GOESSEL — A barn that housed not only animals, but also a young couple and their growing family, will be celebrated as part of Country Threshing Days held Aug. 2-4 at the Mennonite Heritage and Agricultural Museum in Goessel.

The festival will start with a benefit performance for the museum with Knocknasheega, a traditional Irish Celtic band, playing both new and old-world tunes from Irish and Scottish folk music. Dancers from the Corry Academy of Irish Dance will also be featured at the performance, which will begin at 7:30 p.m. Aug. 2 in the Goessel High School Auditorium. Admission is by donation.

The Wheat Heritage Engine and Threshing Company plays a big part in Country Threshing Days and this year will bring together a collection of antique and vintage John Deere tractors to put on demonstrations for attendees.

A parade will begin at 9:30 a.m. Aug. 3, with a route along Main Street in Goessel.

A Low-German, Mennonite meal will be served a la carte from 10:30 a.m. to 1:30 p.m Aug. 3 at Goessel Elementary School, 500 E. Main St.

The menu will include German country sausage, zwieback, bierocks, coleslaw, cherry moos, New Year's cookies and verenika with ham gravy.

Food will also be available in the prep school on the museum grounds from 10:30 a.m. to 4:30 p.m. Barbecue beef sandwiches, bierocks, chips, monster cookies and New Year's cookies will be set up for purchase, along with pop, water and coffee.

Proceeds from both meals will benefit the museum.

One of the highlights of Country Threshing Days will be an open house celebrating the recently repainted historic Schroeder Barn.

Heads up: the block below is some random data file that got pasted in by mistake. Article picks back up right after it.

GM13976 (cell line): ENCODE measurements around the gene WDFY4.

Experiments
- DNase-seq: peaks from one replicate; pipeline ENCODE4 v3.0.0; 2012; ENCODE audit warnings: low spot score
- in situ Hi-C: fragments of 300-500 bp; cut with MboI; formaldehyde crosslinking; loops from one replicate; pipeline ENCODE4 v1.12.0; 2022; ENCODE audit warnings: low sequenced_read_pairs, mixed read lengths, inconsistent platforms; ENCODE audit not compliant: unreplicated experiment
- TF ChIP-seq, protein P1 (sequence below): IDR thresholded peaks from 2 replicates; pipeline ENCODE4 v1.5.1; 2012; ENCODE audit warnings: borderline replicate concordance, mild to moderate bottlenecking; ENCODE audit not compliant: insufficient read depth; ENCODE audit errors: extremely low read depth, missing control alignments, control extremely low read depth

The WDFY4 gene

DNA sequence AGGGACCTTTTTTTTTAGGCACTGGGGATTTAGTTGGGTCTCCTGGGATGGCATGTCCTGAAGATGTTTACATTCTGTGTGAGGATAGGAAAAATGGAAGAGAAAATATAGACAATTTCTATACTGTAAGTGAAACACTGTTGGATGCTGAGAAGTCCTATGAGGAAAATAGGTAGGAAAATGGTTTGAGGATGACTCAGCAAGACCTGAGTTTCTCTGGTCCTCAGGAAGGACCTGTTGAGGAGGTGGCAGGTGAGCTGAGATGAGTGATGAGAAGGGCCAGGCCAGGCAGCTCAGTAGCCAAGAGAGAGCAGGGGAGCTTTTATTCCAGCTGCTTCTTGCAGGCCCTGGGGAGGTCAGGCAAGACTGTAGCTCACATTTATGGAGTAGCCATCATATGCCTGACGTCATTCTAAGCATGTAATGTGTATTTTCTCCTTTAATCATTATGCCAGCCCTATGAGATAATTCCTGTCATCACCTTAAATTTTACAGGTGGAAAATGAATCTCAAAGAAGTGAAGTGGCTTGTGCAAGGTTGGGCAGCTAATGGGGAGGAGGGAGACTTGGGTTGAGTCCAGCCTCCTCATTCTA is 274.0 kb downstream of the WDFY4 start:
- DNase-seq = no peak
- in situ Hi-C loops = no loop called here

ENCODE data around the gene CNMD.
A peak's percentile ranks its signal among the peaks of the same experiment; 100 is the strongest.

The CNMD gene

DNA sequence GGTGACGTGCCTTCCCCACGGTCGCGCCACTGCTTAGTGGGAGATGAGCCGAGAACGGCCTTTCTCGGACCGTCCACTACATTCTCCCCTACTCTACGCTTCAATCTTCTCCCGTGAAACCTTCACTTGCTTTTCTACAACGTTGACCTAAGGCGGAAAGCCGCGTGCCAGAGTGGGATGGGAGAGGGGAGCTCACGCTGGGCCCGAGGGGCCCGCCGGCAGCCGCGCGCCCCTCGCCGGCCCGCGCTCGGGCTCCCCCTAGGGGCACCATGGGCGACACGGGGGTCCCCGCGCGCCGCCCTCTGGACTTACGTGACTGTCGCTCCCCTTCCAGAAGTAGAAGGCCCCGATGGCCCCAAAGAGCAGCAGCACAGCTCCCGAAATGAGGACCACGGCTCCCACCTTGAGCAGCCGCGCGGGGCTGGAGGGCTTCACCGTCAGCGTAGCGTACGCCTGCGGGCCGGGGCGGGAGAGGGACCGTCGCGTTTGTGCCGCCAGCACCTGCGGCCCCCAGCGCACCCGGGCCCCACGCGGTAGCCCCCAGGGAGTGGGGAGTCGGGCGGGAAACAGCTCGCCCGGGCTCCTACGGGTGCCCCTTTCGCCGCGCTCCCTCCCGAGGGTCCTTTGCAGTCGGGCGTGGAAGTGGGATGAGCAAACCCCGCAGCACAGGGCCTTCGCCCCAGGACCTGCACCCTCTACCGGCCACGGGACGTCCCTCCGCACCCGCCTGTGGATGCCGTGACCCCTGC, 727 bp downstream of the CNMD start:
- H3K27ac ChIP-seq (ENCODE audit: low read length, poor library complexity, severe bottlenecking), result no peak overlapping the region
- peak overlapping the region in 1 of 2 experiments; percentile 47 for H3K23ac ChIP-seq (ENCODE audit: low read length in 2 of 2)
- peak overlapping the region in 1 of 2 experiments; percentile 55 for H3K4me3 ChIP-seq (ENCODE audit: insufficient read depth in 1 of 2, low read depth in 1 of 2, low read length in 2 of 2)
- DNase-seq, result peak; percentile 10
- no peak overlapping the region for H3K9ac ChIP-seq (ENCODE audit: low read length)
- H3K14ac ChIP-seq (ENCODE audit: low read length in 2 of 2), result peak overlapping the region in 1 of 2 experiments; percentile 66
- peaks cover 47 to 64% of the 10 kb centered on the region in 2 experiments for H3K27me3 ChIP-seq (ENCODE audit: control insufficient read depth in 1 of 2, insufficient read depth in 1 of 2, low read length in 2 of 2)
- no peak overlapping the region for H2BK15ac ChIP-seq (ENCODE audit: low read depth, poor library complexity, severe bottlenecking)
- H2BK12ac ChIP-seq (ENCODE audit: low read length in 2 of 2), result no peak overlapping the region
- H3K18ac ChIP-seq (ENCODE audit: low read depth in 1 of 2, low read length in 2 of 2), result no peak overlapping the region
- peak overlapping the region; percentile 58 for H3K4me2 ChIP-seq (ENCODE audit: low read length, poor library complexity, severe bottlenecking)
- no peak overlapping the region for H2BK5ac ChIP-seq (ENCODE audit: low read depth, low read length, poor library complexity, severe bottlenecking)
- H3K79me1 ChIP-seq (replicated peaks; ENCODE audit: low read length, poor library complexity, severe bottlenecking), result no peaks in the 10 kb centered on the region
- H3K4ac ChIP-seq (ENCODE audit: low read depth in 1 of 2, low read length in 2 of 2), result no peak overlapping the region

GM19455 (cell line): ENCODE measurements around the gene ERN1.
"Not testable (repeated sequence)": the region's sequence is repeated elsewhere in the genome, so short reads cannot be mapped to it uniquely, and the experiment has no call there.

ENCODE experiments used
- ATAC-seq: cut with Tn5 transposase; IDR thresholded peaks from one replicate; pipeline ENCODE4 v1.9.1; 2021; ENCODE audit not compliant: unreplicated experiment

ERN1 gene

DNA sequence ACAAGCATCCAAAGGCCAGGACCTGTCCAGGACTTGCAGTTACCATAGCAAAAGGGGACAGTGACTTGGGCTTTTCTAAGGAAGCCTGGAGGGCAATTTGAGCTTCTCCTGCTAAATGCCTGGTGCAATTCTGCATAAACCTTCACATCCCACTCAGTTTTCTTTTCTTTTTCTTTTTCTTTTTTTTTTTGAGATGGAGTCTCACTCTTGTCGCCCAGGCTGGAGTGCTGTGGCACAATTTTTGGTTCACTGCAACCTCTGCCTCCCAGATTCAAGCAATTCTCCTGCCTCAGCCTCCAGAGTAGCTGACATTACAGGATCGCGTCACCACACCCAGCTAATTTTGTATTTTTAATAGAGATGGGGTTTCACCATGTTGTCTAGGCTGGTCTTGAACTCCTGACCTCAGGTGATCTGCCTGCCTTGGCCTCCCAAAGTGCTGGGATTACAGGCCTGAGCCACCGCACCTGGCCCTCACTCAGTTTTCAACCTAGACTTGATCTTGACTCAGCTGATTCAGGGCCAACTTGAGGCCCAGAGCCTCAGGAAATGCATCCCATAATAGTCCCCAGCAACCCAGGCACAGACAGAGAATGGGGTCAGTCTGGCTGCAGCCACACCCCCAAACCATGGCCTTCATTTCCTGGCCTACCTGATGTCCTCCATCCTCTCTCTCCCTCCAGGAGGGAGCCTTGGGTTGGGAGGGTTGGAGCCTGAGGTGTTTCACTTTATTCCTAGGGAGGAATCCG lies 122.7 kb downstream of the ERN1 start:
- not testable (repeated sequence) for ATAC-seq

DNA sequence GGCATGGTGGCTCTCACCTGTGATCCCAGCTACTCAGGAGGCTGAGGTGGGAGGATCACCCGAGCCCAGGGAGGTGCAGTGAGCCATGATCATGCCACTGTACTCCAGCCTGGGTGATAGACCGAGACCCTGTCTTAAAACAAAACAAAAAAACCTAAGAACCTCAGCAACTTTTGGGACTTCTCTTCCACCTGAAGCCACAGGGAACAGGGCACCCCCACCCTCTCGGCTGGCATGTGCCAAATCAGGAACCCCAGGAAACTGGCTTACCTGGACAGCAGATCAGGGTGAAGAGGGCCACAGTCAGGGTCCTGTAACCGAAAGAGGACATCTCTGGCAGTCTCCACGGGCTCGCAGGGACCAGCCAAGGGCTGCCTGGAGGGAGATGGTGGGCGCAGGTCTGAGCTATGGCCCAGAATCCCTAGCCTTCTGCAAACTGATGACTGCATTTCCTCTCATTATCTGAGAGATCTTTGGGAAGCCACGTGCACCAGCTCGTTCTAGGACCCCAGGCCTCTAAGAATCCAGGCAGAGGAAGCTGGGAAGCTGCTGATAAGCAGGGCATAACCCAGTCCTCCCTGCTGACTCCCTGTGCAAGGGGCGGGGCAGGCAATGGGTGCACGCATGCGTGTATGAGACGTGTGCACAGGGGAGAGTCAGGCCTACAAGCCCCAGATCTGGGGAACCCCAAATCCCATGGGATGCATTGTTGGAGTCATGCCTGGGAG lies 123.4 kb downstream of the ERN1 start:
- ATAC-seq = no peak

Beginning at 2 p.m. Aug. 4, attendees can gather to hear stories about the barn — or tell their own — while being served refreshments.

"We would like any family stories or any barn story — it doesn't necessarily have to be about the Schroeder barn," said Mennonite Heritage and Agricultural Museum director Fern Bartel.

Built in 1902, the barn was a wedding gift from Jacob J. Schroeder to his son, Jacob H. Schroeder, and his new wife, Susie Janzen. Janzen's parents also contributed $200 toward the barn's construction. The Schroeder barn originally stood on land about 5 miles northwest of Goessel.

The barn is topped with a square cupola that provided ventilation to the second-floor hayloft, one of the few cupolas that survived the tornado that hit Goessel in 1906. The interior of the barn has horse stalls, an oats bin and a gangway on the ground floor. Originally built with a dirt floor, the barn later had plank flooring installed using boards sawn from local ash and hackberry timber.

Over the first eight years of their marriage, the young couple made their home in two rooms at one end of the barn.

"It is incredibly small," Bartel said.

Their first four children were delivered by Margaret Schroeder, the wife of Jacob J. Schroeder, who served as a midwife in the Goessel area.

A house was moved onto the Schroeders' land in 1910, and the family moved out, leaving the living quarters in the barn to serve as grain bins.

Used until 1957, the barn now holds buggies, wagons and other farming equipment for the museum's visitors to see. The rooms in which the Schroeders lived have been restored and filled with period-appropriate furniture and housewares. Sections of the original wall can still be seen.

The barn recently received renovations, including a fresh coat of paint and wall repairs that revealed some of its original straw installation was still intact.

Admission for Country Threshing Days is $5 at the gate for ages 12 and up; admission is free for children 11 and under.

The Mennonite Heritage and Agricultural Museum, located at 200 N. Poplar in Goessel, is open from 10 a.m. to 5 p.m. Tuesday through Saturday. Admission is $5 for those 13 and older and $2.50 for ages 7 to 12. For more information, visit www.goesselmuseum.com or call 620-367-8200.